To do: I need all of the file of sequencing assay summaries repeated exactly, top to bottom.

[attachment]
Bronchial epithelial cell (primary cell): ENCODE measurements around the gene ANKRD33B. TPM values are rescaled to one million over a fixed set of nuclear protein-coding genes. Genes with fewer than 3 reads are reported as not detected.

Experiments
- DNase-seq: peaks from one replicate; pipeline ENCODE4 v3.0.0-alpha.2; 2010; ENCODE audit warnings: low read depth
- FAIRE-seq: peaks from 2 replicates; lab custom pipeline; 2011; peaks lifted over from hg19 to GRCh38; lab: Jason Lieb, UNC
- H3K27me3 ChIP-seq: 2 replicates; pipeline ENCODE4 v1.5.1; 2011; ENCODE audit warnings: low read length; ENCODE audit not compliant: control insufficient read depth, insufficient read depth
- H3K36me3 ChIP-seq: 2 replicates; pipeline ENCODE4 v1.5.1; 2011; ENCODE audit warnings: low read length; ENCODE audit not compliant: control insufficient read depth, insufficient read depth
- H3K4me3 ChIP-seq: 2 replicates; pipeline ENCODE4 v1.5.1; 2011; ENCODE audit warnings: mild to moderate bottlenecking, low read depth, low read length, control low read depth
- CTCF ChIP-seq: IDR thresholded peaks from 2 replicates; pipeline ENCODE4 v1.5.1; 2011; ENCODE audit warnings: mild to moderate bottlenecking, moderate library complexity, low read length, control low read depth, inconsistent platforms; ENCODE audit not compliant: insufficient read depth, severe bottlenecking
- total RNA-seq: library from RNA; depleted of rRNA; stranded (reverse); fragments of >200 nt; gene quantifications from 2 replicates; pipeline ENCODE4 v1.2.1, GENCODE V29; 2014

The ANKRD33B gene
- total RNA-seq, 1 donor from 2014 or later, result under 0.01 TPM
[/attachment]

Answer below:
Bronchial epithelial cell (primary cell): ENCODE measurements around the gene ANKRD33B. TPM values are rescaled to one million over a fixed set of nuclear protein-coding genes. Genes with fewer than 3 reads are reported as not detected.

Experiments
- DNase-seq: peaks from one replicate; pipeline ENCODE4 v3.0.0-alpha.2; 2010; ENCODE audit warnings: low read depth
- FAIRE-seq: peaks from 2 replicates; lab custom pipeline; 2011; peaks lifted over from hg19 to GRCh38; lab: Jason Lieb, UNC
- H3K27me3 ChIP-seq: 2 replicates; pipeline ENCODE4 v1.5.1; 2011; ENCODE audit warnings: low read length; ENCODE audit not compliant: control insufficient read depth, insufficient read depth
- H3K36me3 ChIP-seq: 2 replicates; pipeline ENCODE4 v1.5.1; 2011; ENCODE audit warnings: low read length; ENCODE audit not compliant: control insufficient read depth, insufficient read depth
- H3K4me3 ChIP-seq: 2 replicates; pipeline ENCODE4 v1.5.1; 2011; ENCODE audit warnings: mild to moderate bottlenecking, low read depth, low read length, control low read depth
- CTCF ChIP-seq: IDR thresholded peaks from 2 replicates; pipeline ENCODE4 v1.5.1; 2011; ENCODE audit warnings: mild to moderate bottlenecking, moderate library complexity, low read length, control low read depth, inconsistent platforms; ENCODE audit not compliant: insufficient read depth, severe bottlenecking
- total RNA-seq: library from RNA; depleted of rRNA; stranded (reverse); fragments of >200 nt; gene quantifications from 2 replicates; pipeline ENCODE4 v1.2.1, GENCODE V29; 2014

The ANKRD33B gene
- total RNA-seq, 1 donor from 2014 or later, result under 0.01 TPM